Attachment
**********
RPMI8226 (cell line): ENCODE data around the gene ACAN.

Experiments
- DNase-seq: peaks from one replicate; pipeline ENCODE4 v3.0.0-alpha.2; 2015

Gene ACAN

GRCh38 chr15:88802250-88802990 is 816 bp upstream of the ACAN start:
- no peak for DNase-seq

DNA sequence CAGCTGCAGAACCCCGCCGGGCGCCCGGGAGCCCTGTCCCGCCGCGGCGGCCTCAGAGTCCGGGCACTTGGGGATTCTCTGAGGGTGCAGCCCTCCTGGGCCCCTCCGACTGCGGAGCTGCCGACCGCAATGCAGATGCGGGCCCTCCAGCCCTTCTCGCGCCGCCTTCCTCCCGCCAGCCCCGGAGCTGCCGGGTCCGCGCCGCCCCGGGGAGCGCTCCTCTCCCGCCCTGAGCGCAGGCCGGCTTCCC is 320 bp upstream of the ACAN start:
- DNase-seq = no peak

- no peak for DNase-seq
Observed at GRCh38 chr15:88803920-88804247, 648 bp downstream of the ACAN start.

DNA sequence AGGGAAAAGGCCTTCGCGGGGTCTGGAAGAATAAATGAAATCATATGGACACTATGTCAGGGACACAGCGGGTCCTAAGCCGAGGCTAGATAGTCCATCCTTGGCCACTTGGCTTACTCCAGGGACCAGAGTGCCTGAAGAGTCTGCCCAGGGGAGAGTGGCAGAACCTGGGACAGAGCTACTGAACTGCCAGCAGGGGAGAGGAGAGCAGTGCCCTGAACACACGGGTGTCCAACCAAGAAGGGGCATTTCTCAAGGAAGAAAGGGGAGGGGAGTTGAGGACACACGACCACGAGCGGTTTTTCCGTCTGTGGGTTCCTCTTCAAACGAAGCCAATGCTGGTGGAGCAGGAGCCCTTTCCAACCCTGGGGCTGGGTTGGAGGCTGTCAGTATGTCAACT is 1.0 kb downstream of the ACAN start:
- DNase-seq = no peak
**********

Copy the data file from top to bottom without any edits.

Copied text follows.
RPMI8226 (cell line): ENCODE data around the gene ACAN.

Experiments
- DNase-seq: peaks from one replicate; pipeline ENCODE4 v3.0.0-alpha.2; 2015

Gene ACAN

GRCh38 chr15:88802250-88802990 is 816 bp upstream of the ACAN start:
- no peak for DNase-seq

DNA sequence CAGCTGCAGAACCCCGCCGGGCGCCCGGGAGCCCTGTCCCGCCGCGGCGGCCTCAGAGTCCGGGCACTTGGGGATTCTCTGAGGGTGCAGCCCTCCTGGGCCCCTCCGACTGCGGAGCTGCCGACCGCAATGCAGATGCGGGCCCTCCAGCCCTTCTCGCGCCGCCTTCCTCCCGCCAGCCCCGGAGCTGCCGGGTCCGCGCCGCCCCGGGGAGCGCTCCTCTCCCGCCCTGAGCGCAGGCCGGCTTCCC is 320 bp upstream of the ACAN start:
- DNase-seq = no peak

- no peak for DNase-seq
Observed at GRCh38 chr15:88803920-88804247, 648 bp downstream of the ACAN start.

DNA sequence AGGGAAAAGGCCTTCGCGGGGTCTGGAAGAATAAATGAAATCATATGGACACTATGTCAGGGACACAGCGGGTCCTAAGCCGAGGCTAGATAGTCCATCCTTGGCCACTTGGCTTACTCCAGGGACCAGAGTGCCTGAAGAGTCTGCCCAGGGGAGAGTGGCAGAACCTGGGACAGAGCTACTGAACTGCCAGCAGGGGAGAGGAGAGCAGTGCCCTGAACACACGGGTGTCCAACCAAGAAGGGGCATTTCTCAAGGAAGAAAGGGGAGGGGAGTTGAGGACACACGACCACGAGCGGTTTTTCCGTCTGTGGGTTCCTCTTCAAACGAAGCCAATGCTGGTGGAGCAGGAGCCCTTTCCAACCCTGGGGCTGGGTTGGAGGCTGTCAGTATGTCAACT is 1.0 kb downstream of the ACAN start:
- DNase-seq = no peak